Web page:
They cannot be allowed to continue down this road, readers. If they do, there will be very little of what is good and right left in Marvel Comics for those who follow us in the near future. The films and cartoons based on their characters will suffer similar fates. For the comics are the roots of these newer forms of the tales and once the roots are poisoned the whole tree will die.
But why do I care about this, when there are so many more important things to think about, so many other calamities hitting the world and society? Well, why did Stan Lee care about this?
Why? Why did Stan Lee care? After the Second World War, all the comic book characters that were churned out for the U.S. soldiers and the kids back home in America were shelved. The comic book companies stopped producing stories for them; they started telling new tales with new characters instead. Though he may have lasted longer than some war-era comic book characters like Prince Namor and the original Human Torch, Cap was eventually put away as well.
Stan Lee saw it all happen. He watched Cap get shelved, along with all the other great characters made during World War II, after he had established his footing in the comic book world. He saw Cap, Bucky, Prince Namor, and others get set up on a high shelf by his bosses, because Cap and the others were “not needed anymore.”
Hah. For someone who is “not needed anymore,” Steve Rogers is awfully popular today, is he not, readers? Where would we (or Marvel, for that matter) be if Stan Lee had left Cap to collect dust on the shelves of Timely Comics, before he owned it and renamed it Marvel Comics?
Stan Lee liked Steve Rogers as much as any of us ever have. He brought Cap back because he knew we were always going to need him. He knew the suit did not make Captain America. Steve Rogers made Captain America. So Stan Lee made sure Steve could go on fighting for the nation he loved, inspiring generations of Marvel fans – outside and inside of the U.S. – to keep on fighting for what is right and true and good in this flawed, chaotic world.
He knew we would always need a rallying point, a character so thoroughly American that he could never consider giving up, not even for a moment. In the Avengers’ fourth issue, Stan Lee reinstated Steve Rogers in the fiction of the world. And we have reaped the benefits not only of Cap’s determination and strength but also of Stan Lee’s foresight and understanding of why we need great stories and great heroes.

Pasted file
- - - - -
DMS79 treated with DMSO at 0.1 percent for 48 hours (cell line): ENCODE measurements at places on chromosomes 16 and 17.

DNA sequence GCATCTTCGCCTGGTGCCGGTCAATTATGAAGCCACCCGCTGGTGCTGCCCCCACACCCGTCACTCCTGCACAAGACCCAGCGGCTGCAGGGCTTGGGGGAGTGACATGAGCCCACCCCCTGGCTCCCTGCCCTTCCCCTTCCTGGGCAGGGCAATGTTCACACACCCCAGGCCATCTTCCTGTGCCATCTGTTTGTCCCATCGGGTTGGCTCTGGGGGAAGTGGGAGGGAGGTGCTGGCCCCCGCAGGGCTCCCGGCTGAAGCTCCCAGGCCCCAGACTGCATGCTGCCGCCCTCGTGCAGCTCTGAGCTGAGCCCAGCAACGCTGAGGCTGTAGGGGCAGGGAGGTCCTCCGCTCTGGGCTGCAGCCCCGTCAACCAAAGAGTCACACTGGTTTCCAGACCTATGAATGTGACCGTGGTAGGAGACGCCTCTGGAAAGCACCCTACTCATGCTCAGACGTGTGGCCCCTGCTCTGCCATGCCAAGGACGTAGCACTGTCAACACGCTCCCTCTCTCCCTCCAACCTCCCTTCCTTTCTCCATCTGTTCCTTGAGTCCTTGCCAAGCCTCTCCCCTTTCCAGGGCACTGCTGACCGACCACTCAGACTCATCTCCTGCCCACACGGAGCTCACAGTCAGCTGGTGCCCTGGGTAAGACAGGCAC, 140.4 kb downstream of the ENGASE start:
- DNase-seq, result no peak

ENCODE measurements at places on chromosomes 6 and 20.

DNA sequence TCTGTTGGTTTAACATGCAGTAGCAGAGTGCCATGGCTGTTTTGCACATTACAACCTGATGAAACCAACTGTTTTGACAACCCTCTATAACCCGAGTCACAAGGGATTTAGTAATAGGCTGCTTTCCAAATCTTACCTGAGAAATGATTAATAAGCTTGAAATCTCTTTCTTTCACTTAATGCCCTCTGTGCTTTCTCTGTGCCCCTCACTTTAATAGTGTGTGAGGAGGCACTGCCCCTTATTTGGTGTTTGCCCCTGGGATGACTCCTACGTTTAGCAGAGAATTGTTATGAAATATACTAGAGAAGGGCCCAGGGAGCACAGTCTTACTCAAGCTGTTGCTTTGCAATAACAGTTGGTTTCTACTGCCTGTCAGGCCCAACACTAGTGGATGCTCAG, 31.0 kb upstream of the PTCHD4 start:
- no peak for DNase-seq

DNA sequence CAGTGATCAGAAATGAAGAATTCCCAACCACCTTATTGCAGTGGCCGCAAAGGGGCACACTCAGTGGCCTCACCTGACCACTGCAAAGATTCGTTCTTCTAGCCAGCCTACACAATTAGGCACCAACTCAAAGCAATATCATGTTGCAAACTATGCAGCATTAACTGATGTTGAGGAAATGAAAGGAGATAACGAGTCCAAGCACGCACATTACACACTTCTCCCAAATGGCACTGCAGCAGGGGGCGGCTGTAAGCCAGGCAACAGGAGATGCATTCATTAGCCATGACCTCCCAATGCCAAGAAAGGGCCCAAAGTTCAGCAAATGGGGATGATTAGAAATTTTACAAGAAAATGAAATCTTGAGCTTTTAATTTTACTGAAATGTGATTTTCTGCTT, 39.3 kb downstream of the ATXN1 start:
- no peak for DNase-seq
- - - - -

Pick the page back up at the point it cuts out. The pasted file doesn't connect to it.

And yet we are letting Marvel’s current hierarchy and their writers toss Steve around like a yo-yo.
Marvel knows I am displeased with the way they have taken their stories. I have made no secret of it, sending them various notes showing my displeasure and suggesting how they might do things better since November/December of 2014. But I am only one voice. I have no power with them, beyond what I have done. They can, if they choose, ignore me easily. Odds are good that they will ignore me.
But they cannot ignore more than one voice raised against them in protest of their treatment of their characters. They cannot ignore fans who tell them, “This stops here, and it stops NOW.”
You want to know something really funny about all this, readers? Thinking about this post, about how to try and get my point across, I suddenly remembered Captain America: The Winter Soldier. I recalled Steve Rogers speaking into a SHIELD microphone in the Triskelion, revealing to the World Security Council and the clean SHIELD agents that HYDRA had grown up right under their noses, and was planning to conquer the world through the agency that was supposed to protect humanity.
The part I specifically remembered was Steve saying, “The price of freedom is high. It always has been. And it’s a price I’m willing to pay. And if I’m the only one then so be it.
“But I’m willing to bet I’m not.”
So maybe I am the only one who cares about what Marvel messes with in their comic book universe. Maybe I am the only one in the world who cares about the characters as they were written and who wants to see that foundation built up, not torn down. And if I am the only one who cares… then so be it. I do CARE!!!
But, then again…maybe I’m not the only one. I do not know. I cannot know.